Tourists and day-trippers headed out on a brilliant, sunny Tuesday to see parks and monuments in and around San Francisco, but the expected panoramas were obscured for thousands by beltway politics and a sign that said “closed.”
“It’s quite a shock,” said Emil Labossiere, 49, of British Columbia, who went to Muir Woods National Monument with his wife, Karen Irvine, to celebrate their 20th anniversary only to be told the park was closed. “We weren’t quite aware of what was going on.”
The shutdown has forced closure of national park entrances, visitor centers, campgrounds, bathrooms, concession stands, and other park facilities. It means that the 77,500-acre Golden Gate National Recreation Area, the second most visited park in the nation behind the Blue Ridge Parkway, is off limits.
That includes the 1,250 structures at the Marin Headlands, Muir Woods, Alcatraz Island, the Cliff House, Fort Point and the Presidio of San Francisco. Education programs and special events have been canceled, permits issued for special activities rescinded, hotels and campgrounds emptied and entrances secured.
All of this because of politics, said Markus Trick, a tourist from Stuttgart, Germany, who planned to spend the day with his new wife Yvonne celebrating their honeymoon at Muir Woods.
The politicians “are a bit like kids,” he said. “If they don’t want to accept the way things are, they cry and cry and cry. It’s not going to ruin our vacation, but it is frustrating. It’s the same all over the world. They call it democracy and then a few people just go ahead and do what they want.”
A steady stream of cars, recreational vehicles, taxi cabs and vans full of tourists were stopped at the Muir Woods gates Tuesday. Most people took the news with a shrug and a smile, but others were upset.
“I think it’s disgusting,” said Susan Kozakoff, who with her husband, Dimitri, had successfully visited all the national parks between their home in Billings, Montana and San Francisco until the streak ended at Muir Woods. “This is an inconvenience and I’m originally from New York so I’m used to inconvenience, but this should not happen with a government as big and powerful as ours.”
Many tourists made the best of it, including some who parked outside of the designated parking lots and entered the federal parks anyway.
Regine Brugger, of Switzerland, snapped pictures of her three children on a busy pier at Crissy Field, where the Golden Gate Bridge served as the backdrop. They might have stopped at the Warming Hut Cafe & Bookstore, but it was closed because of the government shutdown.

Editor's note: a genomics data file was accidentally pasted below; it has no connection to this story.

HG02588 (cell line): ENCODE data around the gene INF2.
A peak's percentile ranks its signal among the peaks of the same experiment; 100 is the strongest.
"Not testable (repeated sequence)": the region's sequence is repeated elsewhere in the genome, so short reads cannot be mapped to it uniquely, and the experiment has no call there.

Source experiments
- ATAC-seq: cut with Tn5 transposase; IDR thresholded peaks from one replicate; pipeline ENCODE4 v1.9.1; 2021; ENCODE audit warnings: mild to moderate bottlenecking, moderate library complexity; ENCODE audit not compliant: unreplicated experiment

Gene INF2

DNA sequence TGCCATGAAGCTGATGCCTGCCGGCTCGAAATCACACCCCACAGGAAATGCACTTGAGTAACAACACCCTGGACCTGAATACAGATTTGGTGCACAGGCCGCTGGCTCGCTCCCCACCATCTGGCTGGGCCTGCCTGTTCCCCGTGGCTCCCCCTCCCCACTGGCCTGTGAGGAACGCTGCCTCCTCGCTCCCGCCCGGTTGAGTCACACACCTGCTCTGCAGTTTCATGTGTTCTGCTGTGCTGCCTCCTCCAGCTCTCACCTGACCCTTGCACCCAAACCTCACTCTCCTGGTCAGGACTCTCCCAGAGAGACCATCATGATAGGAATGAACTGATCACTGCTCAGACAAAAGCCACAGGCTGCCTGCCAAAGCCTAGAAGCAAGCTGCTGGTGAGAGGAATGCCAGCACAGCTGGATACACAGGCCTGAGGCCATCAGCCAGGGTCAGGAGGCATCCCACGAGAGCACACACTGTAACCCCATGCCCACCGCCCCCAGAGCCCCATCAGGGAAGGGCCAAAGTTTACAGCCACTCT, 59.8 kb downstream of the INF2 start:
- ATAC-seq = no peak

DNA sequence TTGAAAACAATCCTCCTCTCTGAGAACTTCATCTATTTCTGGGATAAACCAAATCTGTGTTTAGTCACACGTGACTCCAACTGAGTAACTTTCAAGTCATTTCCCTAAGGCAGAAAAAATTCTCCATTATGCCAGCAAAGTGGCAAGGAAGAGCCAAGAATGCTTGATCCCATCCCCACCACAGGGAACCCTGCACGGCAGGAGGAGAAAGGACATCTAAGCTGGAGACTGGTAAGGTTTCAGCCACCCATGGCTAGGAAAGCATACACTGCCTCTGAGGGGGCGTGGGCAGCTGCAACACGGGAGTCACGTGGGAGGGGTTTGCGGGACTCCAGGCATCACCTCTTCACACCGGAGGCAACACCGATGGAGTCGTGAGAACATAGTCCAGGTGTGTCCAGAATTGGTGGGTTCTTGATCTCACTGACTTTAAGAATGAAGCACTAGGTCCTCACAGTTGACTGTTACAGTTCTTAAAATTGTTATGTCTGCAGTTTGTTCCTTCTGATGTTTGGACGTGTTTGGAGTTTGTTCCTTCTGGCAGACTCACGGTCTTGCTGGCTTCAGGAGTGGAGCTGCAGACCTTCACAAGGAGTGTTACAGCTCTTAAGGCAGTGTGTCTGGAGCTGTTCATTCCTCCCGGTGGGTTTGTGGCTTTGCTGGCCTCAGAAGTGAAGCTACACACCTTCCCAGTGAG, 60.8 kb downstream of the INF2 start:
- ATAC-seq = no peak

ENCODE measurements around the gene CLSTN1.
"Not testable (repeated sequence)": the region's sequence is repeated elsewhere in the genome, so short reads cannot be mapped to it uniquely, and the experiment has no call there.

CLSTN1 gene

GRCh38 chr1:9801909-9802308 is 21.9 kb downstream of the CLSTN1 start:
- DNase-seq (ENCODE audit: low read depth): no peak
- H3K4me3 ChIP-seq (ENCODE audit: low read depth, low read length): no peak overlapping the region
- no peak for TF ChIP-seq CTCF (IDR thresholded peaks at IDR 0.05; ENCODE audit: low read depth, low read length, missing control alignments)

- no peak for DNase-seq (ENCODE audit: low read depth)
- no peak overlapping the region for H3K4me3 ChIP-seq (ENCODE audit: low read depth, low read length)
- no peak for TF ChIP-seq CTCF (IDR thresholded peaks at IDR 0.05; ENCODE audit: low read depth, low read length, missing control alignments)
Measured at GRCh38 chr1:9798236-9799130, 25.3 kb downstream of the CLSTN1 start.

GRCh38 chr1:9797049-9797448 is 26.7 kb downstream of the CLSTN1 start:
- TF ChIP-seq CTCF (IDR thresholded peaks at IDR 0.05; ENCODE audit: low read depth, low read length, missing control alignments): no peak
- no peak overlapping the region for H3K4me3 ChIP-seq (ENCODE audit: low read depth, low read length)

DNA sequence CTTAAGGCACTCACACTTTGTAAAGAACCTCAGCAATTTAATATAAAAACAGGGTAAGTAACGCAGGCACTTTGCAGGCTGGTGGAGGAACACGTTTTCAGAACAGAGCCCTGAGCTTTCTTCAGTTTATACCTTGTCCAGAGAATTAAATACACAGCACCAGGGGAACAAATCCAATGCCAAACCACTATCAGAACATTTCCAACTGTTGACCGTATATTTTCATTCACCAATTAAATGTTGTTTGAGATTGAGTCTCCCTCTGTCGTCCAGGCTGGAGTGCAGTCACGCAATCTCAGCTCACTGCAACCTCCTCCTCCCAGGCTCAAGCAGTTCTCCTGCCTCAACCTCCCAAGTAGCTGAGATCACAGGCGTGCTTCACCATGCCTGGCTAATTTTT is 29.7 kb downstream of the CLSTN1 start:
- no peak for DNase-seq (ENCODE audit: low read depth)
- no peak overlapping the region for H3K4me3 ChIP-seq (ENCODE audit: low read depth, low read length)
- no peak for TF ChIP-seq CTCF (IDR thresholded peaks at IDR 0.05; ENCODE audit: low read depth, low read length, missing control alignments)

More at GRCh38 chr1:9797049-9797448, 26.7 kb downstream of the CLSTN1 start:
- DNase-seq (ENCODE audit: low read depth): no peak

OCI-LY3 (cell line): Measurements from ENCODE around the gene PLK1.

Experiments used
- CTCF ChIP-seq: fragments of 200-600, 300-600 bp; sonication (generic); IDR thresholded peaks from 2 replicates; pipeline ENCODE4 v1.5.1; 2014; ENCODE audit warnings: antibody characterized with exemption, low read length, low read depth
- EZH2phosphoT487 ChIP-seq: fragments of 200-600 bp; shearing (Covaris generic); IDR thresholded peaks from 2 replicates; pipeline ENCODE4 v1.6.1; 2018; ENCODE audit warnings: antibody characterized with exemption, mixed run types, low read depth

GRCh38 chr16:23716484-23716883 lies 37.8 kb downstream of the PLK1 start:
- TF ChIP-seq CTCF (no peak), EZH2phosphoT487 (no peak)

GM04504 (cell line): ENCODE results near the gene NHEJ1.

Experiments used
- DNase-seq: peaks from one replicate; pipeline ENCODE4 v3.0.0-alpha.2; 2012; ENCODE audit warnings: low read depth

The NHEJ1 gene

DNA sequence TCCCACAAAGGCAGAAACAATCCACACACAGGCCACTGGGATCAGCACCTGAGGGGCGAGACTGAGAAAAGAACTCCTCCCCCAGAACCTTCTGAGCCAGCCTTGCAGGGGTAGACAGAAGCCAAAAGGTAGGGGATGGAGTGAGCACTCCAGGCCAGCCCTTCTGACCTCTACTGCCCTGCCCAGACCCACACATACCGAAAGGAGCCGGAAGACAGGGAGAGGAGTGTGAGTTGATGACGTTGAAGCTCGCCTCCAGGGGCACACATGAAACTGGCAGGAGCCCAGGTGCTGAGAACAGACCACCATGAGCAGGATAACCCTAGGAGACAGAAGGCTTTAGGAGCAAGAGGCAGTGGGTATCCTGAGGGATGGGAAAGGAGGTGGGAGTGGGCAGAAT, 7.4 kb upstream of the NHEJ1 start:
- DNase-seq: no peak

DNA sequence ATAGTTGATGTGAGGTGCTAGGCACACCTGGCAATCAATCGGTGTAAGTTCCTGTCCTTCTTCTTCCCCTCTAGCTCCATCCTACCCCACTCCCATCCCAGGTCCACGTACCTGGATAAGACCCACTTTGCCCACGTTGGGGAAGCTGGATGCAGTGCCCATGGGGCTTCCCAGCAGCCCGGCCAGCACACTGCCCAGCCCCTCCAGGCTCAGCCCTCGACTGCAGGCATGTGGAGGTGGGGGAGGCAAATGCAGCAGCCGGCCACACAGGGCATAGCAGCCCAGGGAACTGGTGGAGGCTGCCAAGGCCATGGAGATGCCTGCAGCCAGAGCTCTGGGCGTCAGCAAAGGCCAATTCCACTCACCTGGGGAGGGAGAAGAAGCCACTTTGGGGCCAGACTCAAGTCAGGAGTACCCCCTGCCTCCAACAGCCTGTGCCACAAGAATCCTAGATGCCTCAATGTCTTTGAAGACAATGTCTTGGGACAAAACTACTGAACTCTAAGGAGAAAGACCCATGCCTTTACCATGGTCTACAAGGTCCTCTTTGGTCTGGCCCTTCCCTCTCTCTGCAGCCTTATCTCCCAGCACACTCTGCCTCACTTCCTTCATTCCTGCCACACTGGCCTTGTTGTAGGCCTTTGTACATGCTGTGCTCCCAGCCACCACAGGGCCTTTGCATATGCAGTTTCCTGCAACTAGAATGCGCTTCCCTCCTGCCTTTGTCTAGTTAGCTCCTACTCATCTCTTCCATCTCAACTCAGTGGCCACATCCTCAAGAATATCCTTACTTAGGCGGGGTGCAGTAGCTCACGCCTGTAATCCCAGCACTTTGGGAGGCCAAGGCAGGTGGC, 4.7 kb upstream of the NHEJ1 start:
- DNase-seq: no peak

The Bruggers were among the many tourists who learned Tuesday that tours to Alcatraz had abruptly stopped and they would not be able to see the famous island prison, which is now owned by the National Park Service.
“We bought tickets yesterday,” said Brugger, who biked with her family around the Presidio after they were turned away from the planned 10 a.m. Alcatraz tour.
She found it peculiar that the federal government was shutting down services due to a fight over universal health care.
“For us, this is strange. For us, it’s normal for everyone to have the right to the best medicine,” she said.
Brugger said the family’s upcoming trips could also be in jeopardy.
“We are going to some parks in Southern California and then to the Grand Canyon,” she said. “We really hope everything is open.”
At the Crissy Field pier,
Martin Ngo noticed the lighter crowds while fishing — and also saw some fishermen taking advantage of the lack of oversight.
“There are no rangers out,” Ngo said. “There are a lot of people crabbing more than they should. There is no one to regulate it.”
Nearby, Noel Bautista filled buckets of rock crab as tourists hovered around for a glimpse of his catches.
“We throw back the Dungeness crab, like we are supposed to,” Bautista said. “We love to eat crab.”
Peter Fimrite and Melody Gutierrez are San Francisco Chronicle staff writers. E-mail firstname.lastname@example.org and email@example.com ___